In August of 1782, Fort York was captured by the French. Edward Umphreville and some other HBC men were taken by ship to France and imprisoned. The halfmoon-shaped battery which housed thirteen cannons was toppled. Anything flammable was torched. Only a small cache of supplies was left behind. No company men, no furs, no ships. The home-guard Cree encampment just west of the sooty remains, sat resolute at the forest edge. The sand islet had housed a fort of 60 company men, as well as a dozen Indigenous headmen, their wives, and children outside the stockade walls. Into the late summer nights that followed, the people gathered to discuss their options; some families planned to return to wintering grounds further south, others expressed trepidation about the smallpox epidemic making its way down the Hayes and Nelson rivers, thinking it best to stay. No one dared hike the coast to Moose Factory, either, as the route passed Severn outpost now occupied by the French. The encampment of Cree and Chipewyan families, company wives, and their children would have to ration already slim stores, trap and trade then hunker down for winter. A newly pregnant Ann Umphreville, and her son Thomas, were amongst this group. The company had offered neither aid, nor reinforcements. Realizing it was unfeasible to return east where her Ojibwe family resided, Ann opted to stay put. Louise Umphreville was born in early 1783 amidst the snowdrifts and howling Nor’easters off the bay.
When spring arrived, Ann and her children set out for Moose Factory intent on returning to Montreal. At Moose, Ann learned her friends Elizabeth and Phillip Turnor were stationed at HBC’s Brunswick House – a newer outpost along the Missinaibi-Michipicoten route to Lake Superior. Ann and Elizabeth had been acquainted years prior when their husbands worked at York. When news arrived at Moose fort that Phillip had become gravely ill and was unable to attend the annual meeting of HBC officers, Ann made fast tracks. She procured some medicines from the surgeon, stashing the powder packets in her small bundle of possessions and hopped the next convoy heading up the Moose River, infant Louise and four-year old Thomas in tow.
At Brunswick House, the Turnor’s were elated to host Ann and her children. Philip soon recovered from his illness and left to Moose Factory for the summer, but not before he’d procured passage for Ann and the children back to Montreal in autumn. Elizabeth helped Ann resupply and recharge. They spent the summer picking berries, fishing, and watching their babies play at the lake’s edge. These kindnesses were never forgotten, their lifelong friendship celebrated with the union of Thomas and the Turnors’ daughter, Hannah, decades later.
When the Treaty of Paris was signed in September of 1783, Edward was released. He returned to London procuring employment with the North West Company (NWC). The following spring, he sailed to Montreal and was greeted at the shipyard by Ann, son Thomas, and a daughter he’d not met, little Louise. Contracted to seek passage from Lake Superior through Lake Nipigon to Lake Winnipeg, journals speak only of Edward Umphreville, Venance St. Germain and several Canadiens. There was no mention of their Indigenous wives who acted as guides, interpreters, and survival-skill instructors.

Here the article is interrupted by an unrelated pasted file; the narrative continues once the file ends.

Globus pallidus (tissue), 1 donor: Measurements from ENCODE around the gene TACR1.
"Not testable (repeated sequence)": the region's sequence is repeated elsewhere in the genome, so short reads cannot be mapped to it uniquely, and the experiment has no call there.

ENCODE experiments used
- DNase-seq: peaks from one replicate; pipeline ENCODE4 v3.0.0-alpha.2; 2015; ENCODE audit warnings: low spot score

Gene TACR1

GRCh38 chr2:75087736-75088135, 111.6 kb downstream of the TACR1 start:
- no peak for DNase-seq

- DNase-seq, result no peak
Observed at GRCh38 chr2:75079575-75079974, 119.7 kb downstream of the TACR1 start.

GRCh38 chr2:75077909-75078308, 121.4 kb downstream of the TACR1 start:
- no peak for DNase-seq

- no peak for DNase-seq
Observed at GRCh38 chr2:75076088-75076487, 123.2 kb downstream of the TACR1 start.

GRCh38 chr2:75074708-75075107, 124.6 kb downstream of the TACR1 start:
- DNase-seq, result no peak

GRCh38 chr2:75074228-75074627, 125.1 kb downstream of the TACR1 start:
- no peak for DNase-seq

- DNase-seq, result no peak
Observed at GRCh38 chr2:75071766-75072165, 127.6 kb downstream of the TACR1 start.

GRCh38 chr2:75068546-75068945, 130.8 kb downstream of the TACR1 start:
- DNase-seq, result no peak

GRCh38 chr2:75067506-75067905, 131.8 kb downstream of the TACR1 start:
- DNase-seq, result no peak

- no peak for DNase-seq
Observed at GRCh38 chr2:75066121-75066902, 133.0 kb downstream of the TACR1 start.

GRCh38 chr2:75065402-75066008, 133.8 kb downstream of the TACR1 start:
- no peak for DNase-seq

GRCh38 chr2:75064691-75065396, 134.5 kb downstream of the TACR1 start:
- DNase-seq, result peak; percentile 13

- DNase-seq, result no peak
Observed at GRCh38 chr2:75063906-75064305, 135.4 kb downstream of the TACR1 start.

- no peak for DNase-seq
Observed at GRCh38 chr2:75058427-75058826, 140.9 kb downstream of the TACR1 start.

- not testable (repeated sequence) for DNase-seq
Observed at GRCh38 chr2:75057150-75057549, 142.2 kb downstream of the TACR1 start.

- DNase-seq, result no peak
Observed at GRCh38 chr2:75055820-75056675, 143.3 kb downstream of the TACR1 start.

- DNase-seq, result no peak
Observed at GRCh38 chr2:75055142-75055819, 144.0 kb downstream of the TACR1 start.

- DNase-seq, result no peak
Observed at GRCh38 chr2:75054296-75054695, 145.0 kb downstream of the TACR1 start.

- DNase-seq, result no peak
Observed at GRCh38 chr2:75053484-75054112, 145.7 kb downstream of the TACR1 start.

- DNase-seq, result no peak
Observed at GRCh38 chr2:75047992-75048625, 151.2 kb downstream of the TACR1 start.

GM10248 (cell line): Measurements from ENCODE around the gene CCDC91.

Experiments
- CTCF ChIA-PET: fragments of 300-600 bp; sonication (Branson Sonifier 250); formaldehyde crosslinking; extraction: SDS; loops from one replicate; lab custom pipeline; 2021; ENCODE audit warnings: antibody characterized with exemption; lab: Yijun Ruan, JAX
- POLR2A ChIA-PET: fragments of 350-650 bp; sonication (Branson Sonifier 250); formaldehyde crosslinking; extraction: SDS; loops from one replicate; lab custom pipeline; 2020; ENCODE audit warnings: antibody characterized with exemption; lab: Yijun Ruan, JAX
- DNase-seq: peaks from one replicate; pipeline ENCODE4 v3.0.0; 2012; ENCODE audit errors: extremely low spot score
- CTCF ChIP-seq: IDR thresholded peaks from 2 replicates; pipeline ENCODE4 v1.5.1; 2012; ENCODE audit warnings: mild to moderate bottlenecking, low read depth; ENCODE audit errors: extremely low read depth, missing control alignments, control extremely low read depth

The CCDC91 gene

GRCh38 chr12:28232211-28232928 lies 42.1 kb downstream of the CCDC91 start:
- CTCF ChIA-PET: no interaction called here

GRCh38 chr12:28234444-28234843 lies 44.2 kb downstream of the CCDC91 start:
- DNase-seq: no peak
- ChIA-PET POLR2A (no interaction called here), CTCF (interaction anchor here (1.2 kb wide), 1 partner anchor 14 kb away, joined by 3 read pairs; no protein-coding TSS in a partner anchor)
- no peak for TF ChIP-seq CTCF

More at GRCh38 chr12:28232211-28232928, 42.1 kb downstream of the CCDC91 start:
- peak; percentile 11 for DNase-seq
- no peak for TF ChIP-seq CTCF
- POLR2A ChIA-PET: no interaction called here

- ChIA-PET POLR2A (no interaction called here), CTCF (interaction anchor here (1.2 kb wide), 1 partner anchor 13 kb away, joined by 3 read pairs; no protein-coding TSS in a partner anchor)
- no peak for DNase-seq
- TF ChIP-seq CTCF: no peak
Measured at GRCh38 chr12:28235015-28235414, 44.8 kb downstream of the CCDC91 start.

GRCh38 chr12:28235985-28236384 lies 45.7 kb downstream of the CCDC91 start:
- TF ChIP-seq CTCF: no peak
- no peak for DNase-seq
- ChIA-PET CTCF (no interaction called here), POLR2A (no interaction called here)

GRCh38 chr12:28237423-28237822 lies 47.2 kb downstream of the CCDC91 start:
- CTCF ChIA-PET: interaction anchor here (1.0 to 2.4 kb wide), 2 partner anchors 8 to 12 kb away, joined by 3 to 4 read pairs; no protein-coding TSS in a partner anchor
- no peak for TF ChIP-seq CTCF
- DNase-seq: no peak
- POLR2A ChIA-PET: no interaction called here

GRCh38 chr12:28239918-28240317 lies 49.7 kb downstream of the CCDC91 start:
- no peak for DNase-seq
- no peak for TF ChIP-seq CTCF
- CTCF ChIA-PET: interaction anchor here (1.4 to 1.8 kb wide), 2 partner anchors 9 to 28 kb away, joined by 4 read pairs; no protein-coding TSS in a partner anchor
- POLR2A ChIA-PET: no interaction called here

We cannot know, with certainty, if Ann and the children travelled with Edward on this initial expedition or followed along after. Gauging by Ann’s previous prowess in navigating the waterways of the continent, it seems reasonable she would accompany him. Young Thomas, five years old now, and toddler Louise made this 2000-mile journey too. Quite capable of handling himself in a canoe, Thomas could already hold a paddle, keep balance, and pull in unison. Louise would grow to become equally as skilled a paddler. For the time being, safely wrapped in her cradleboard, little Louise could take in her surroundings, filling her spirit with the land and sky. Edward’s journal notes the hardy troupe’s arrival at Lac du Bois on July 31, 1784. Paddling through Lake of the Woods onto Cumberland House with hundreds of portages and waterways behind them, the Umphrevilles were looking to put down roots.
In the autumn of 1784, the Umphreville family had established a camp near Frenchman Butte, along the kisiskāciwani-sīpiy, the North Saskatchewan River. Settling on the northside of the waterway, Ann and Edward built a one room log home a short distance from the east-west track that later became Carlton Trail. Just upriver, sandy cliffs stood 600 feet above the water offering an uninterrupted view to the south, beyond Wolf Hills to the Fighting River (Battle River) – if you could climb past the prickly rose bushes not stopping at the shrubs of delicious silverberry. Directly north, the land rolled gently, a wide and productive grassland dappled with sedges, abundant in wapos (rabbit), apsimosos (deer), and myriad bird species. Herds of bison passed through regularly, seeking grasses and thatches of aspen to overwinter. Beyond, a thousand lakes scattered like meteors throughout a forest of boreal spruce and pine. The location was a marvellous place for raising children, and horses too. At Ann’s prompting, Edward procured several horses from another trader. This diminutive herd became the famous dowry Louise Umphreville brought to her marriage with John Rowand.